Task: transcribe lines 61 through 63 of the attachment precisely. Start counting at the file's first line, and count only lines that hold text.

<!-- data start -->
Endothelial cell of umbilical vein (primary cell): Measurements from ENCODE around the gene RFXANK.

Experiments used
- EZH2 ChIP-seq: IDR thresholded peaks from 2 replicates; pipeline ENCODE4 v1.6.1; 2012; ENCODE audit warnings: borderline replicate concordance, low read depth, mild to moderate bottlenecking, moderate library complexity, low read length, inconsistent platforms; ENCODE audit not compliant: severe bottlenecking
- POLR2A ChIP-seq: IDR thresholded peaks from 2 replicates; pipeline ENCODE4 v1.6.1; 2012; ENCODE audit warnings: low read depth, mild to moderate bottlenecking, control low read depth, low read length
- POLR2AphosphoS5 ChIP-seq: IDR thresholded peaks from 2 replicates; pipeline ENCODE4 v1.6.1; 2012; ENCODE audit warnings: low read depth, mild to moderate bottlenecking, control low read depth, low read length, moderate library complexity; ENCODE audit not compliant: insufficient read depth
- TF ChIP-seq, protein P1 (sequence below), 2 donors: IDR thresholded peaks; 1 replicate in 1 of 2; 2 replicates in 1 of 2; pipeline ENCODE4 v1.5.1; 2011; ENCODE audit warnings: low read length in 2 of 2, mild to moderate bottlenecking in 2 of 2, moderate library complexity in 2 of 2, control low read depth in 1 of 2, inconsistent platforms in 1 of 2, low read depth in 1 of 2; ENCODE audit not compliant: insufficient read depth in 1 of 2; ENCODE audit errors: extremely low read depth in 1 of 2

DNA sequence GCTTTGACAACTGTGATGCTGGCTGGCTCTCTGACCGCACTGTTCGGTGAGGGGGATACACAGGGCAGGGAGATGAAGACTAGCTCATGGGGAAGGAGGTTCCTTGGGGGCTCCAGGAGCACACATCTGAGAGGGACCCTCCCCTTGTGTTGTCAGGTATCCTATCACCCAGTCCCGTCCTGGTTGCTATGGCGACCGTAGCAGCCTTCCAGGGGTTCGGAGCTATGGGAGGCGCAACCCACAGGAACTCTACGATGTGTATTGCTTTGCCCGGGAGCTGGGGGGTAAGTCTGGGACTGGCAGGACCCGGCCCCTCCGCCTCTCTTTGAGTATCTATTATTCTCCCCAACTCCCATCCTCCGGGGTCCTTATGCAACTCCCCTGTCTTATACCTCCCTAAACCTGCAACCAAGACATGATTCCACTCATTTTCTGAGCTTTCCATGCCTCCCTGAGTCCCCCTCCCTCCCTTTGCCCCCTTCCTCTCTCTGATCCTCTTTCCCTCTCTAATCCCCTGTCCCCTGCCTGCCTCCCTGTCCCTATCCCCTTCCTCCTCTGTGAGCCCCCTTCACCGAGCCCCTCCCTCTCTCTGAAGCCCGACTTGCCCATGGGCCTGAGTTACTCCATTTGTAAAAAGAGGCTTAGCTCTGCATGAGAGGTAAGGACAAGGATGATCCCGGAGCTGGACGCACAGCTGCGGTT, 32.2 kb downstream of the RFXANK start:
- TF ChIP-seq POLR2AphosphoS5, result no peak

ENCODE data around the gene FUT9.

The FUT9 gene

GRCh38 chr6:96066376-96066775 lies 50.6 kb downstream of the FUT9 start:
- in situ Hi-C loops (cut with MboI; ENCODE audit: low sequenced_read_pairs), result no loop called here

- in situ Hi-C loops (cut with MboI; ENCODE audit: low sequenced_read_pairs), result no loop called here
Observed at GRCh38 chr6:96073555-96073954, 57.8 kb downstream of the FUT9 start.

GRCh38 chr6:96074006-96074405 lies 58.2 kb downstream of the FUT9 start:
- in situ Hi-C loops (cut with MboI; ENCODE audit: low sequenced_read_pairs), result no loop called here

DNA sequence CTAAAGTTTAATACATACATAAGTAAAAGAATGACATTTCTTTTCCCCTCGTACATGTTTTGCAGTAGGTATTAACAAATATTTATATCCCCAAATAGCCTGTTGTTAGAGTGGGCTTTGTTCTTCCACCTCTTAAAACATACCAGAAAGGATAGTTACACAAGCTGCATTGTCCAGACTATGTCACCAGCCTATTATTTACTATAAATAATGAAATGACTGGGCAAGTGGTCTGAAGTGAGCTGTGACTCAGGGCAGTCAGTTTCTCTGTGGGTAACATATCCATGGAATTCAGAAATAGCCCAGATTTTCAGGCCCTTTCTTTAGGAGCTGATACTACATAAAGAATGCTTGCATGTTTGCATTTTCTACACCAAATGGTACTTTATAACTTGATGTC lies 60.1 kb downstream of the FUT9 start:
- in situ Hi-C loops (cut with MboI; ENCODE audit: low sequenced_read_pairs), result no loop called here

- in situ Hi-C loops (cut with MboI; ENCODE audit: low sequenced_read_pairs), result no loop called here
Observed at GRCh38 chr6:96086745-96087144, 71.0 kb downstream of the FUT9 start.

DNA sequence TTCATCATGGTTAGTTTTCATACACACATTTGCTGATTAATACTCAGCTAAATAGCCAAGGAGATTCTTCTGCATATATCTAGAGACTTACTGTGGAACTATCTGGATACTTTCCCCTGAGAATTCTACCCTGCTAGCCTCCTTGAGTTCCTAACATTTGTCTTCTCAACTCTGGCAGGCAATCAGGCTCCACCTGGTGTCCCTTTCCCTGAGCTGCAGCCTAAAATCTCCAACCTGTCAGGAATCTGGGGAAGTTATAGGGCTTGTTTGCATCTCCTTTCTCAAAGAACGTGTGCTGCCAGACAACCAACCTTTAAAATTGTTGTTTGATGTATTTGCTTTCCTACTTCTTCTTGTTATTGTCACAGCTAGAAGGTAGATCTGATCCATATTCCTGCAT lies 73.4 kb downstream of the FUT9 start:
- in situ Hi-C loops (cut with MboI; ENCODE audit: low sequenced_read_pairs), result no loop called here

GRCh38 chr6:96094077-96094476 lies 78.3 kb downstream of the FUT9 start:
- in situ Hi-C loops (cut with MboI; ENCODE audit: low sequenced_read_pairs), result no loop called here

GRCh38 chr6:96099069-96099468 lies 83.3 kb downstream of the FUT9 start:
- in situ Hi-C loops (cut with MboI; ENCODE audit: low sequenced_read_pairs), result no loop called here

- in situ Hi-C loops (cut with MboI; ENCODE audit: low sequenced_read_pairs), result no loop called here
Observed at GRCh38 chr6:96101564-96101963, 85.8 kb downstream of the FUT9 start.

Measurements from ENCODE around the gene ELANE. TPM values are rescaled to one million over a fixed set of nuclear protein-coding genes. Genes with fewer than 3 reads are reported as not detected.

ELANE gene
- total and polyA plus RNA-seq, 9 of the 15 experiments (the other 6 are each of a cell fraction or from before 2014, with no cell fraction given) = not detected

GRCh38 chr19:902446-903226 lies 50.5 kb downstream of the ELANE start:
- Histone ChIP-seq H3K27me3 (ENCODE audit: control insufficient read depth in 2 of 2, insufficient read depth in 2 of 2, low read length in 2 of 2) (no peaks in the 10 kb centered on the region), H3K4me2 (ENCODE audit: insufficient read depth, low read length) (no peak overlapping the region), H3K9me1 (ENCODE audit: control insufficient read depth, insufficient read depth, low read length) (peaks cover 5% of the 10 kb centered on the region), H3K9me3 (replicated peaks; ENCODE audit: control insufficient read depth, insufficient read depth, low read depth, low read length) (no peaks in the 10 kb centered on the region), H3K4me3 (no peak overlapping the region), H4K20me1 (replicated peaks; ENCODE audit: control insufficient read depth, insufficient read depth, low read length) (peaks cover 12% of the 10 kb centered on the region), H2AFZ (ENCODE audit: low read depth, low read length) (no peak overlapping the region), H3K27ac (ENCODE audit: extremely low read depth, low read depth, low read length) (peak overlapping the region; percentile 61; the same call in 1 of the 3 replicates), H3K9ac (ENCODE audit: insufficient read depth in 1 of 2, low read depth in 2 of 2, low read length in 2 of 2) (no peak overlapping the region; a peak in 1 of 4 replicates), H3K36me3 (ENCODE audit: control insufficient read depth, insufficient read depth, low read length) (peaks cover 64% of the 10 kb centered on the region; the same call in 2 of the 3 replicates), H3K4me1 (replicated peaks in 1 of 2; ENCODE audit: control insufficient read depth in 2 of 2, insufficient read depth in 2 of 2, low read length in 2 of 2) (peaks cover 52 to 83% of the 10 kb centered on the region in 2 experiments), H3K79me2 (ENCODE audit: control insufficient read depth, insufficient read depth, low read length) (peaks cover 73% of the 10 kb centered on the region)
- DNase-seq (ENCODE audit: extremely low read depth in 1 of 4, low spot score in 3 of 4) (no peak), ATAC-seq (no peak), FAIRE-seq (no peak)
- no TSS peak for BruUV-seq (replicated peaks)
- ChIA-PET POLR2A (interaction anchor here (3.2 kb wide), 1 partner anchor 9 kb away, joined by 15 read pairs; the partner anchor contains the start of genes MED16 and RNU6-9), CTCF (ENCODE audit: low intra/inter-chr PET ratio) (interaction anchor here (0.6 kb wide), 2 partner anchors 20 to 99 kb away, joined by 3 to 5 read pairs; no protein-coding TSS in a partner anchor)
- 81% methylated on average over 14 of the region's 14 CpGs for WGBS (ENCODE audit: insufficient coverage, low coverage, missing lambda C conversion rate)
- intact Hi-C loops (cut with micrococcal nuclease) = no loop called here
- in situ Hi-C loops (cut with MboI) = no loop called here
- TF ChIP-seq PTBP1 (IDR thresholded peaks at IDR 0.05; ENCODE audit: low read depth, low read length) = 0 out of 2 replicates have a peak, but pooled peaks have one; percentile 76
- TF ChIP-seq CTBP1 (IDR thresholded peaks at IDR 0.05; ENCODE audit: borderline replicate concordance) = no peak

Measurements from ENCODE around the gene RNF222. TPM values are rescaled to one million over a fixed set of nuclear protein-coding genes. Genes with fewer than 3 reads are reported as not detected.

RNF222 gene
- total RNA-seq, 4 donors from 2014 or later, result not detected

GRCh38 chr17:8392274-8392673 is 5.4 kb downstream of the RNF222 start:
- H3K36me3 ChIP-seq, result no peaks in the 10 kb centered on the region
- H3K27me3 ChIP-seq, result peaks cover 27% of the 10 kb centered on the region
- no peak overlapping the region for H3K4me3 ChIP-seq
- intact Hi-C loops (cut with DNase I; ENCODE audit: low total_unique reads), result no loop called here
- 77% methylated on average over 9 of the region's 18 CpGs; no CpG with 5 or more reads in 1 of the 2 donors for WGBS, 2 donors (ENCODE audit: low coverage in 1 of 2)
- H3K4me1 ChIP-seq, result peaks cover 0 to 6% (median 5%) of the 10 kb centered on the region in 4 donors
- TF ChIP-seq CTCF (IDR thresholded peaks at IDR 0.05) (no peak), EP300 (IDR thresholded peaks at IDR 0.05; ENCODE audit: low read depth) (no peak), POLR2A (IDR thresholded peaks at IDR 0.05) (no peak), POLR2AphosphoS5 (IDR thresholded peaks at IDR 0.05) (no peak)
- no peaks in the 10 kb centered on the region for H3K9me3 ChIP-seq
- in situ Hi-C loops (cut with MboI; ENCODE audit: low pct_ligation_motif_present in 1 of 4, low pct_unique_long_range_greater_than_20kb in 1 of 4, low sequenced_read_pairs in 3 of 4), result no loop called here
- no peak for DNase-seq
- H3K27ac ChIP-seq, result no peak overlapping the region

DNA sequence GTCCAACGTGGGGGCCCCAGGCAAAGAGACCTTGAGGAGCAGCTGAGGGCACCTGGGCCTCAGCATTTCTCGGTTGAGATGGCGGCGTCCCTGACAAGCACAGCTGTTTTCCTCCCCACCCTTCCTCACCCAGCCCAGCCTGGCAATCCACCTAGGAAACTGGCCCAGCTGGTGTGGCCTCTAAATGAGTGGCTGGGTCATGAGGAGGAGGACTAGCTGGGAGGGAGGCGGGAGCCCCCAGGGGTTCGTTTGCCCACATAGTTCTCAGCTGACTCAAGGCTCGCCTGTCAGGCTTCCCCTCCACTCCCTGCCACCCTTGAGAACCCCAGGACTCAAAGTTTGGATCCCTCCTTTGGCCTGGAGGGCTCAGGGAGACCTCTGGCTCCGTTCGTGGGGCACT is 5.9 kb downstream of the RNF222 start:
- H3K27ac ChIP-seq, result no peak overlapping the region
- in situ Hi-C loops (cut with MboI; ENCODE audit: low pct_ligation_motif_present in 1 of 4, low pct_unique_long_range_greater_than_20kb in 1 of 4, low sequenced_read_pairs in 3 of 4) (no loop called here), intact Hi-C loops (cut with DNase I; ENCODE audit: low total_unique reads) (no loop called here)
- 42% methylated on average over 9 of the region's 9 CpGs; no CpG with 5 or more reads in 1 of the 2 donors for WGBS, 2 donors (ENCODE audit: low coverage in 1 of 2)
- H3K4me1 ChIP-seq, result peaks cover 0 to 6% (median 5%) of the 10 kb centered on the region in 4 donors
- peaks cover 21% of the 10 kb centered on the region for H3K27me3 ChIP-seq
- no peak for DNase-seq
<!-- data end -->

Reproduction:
- H3K4me1 ChIP-seq, result peaks cover 0 to 6% (median 5%) of the 10 kb centered on the region in 4 donors
- peaks cover 21% of the 10 kb centered on the region for H3K27me3 ChIP-seq
- no peak for DNase-seq